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Graph by Gensler: Spatial Analytics for Design

Predicting the future, while never easy, is even more variable today. Understanding the rapidly evolving relationship between human behavior and the design of space has never been more critical. To explore this connection, we built Graph, a new way to analyze and spatialize data from multiple sources to better understand and advise on the impact of design, layout, occupancy, movement, behavior, and experience.

How can we design for confident shopping? How can space planning and programming empower new forms of teamwork? What does it mean to enable teaching and learning in an online/offline environment? How do we improve the healthcare experience to support doctors, nurses, and patients? And how will we measure progress to drive positive change? The answer is better data — and better spatial analytics for that data.

Capitalizing on the data-rich built environment

As people, organizations, and buildings get more digital, they generate exponentially more data. But the tools we have for understanding that information are old and fragmented. We have sensors that create one or more dashboards. We have computer-aided facility management systems (CAFM), building management systems (BMS), integrated workplace management systems (IWMS), occupant surveys, WiFi tracking, facility apps, concierge apps, digital touchpoints — each with technology in its own data silo.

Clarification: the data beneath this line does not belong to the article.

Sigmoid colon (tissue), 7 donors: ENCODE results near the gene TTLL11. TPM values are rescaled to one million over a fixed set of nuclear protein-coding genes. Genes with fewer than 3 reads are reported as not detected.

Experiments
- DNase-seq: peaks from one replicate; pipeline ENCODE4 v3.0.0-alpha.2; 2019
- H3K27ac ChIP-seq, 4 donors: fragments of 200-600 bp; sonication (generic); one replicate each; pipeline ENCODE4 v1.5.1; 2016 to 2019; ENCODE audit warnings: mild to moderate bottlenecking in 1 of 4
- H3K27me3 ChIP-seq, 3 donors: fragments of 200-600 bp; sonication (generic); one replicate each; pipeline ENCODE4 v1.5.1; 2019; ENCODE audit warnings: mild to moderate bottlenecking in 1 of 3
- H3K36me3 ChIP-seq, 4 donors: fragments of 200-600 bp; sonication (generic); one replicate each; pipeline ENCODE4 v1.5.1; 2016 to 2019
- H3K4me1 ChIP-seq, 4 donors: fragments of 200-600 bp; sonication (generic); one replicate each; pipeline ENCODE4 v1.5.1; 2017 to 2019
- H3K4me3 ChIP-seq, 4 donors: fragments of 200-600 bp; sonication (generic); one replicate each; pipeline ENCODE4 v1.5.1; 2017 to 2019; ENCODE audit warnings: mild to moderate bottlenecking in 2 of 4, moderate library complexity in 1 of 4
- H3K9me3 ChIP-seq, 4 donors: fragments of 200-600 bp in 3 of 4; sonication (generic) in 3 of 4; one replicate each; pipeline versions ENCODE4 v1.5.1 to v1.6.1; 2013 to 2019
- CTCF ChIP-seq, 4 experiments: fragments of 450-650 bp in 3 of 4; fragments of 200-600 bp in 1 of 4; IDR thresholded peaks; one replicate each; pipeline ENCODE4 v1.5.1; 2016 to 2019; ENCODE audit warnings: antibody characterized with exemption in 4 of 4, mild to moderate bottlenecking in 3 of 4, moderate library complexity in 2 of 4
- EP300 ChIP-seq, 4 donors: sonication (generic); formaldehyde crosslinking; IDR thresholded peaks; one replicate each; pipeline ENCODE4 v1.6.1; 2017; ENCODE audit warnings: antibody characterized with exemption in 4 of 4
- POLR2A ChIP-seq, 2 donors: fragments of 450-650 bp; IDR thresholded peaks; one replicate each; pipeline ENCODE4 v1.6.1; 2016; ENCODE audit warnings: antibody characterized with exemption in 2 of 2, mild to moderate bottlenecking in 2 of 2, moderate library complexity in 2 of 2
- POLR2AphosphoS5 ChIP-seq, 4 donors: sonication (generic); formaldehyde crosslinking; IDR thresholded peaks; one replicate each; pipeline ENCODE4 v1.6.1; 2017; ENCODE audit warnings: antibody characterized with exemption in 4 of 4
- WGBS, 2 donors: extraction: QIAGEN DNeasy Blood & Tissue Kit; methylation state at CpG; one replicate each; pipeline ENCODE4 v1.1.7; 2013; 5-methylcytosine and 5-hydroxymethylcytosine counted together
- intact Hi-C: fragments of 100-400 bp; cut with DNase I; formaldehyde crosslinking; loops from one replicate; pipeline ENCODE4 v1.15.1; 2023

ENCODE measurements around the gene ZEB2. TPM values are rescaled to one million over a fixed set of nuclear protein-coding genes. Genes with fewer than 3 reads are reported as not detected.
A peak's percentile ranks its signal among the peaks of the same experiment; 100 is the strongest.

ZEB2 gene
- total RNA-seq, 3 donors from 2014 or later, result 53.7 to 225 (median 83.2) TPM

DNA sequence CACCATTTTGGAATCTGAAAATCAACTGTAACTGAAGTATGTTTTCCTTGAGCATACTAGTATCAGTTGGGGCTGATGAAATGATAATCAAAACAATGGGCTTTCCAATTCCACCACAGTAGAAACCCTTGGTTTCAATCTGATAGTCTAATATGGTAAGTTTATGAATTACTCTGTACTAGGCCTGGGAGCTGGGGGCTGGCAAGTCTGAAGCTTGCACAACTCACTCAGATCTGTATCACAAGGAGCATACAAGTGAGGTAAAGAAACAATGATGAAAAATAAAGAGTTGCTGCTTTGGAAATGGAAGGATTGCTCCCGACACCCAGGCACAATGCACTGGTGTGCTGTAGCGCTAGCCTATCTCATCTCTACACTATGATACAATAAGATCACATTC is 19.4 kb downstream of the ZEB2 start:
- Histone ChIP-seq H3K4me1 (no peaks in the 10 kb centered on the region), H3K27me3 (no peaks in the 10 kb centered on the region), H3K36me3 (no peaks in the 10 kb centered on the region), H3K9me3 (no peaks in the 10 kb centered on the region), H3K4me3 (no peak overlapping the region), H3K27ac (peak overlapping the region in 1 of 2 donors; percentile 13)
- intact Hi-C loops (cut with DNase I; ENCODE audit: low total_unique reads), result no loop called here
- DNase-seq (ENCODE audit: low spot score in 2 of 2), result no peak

To get the most out of their investments in facilities and operations, clients need real insights about the meaning of all this data for design, and how it reveals patterns of use, value, and experience.

The Spatial Analytic Model integrates multiple forms of data, runs comprehensive computational analysis, and visualizes the results in a simple and easy-to-understand way.

Graph is a suite of products built on top of Gensler’s Spatial Analytic Model. The Spatial Analytic Model integrates multiple forms of data, runs comprehensive computational analysis, and visualizes the results in a simple and easy-to-understand way. We can now make the invisible visible to drive planning, design, and operational decision-making.

Currently, we can integrate qualitative data about the human spatial experience (such as interviews, Experience Index, and NPS scores) with quantitative data about observed human behavior (from building sensors, WiFi location tracking, badging, or other sources), and with spatial analytics on the design, layout, or configuration of a space. This provides us with powerful evidence as a basis for design strategy and decision making with our clients.

A flexible analytics toolkit for how we live, work, play, and learn

The Graph toolkit supports a suite of powerful tools that quickly and efficiently deliver spatial insights at scale to determine highest and best use of space. Gensler sees how vital it is to give clients a new tool to make real estate and design decisions and to help them improve the performance of their design investments.

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Graph is currently made-up of three analytic tools:

ScenarioGraph™ is a spatial scenario planning tool that allows us to understand the impact of design choices on occupancy, circulation, and density. It models capacity and helps inform space planning and workflow on a floor, throughout the building, on a campus, or across a portfolio.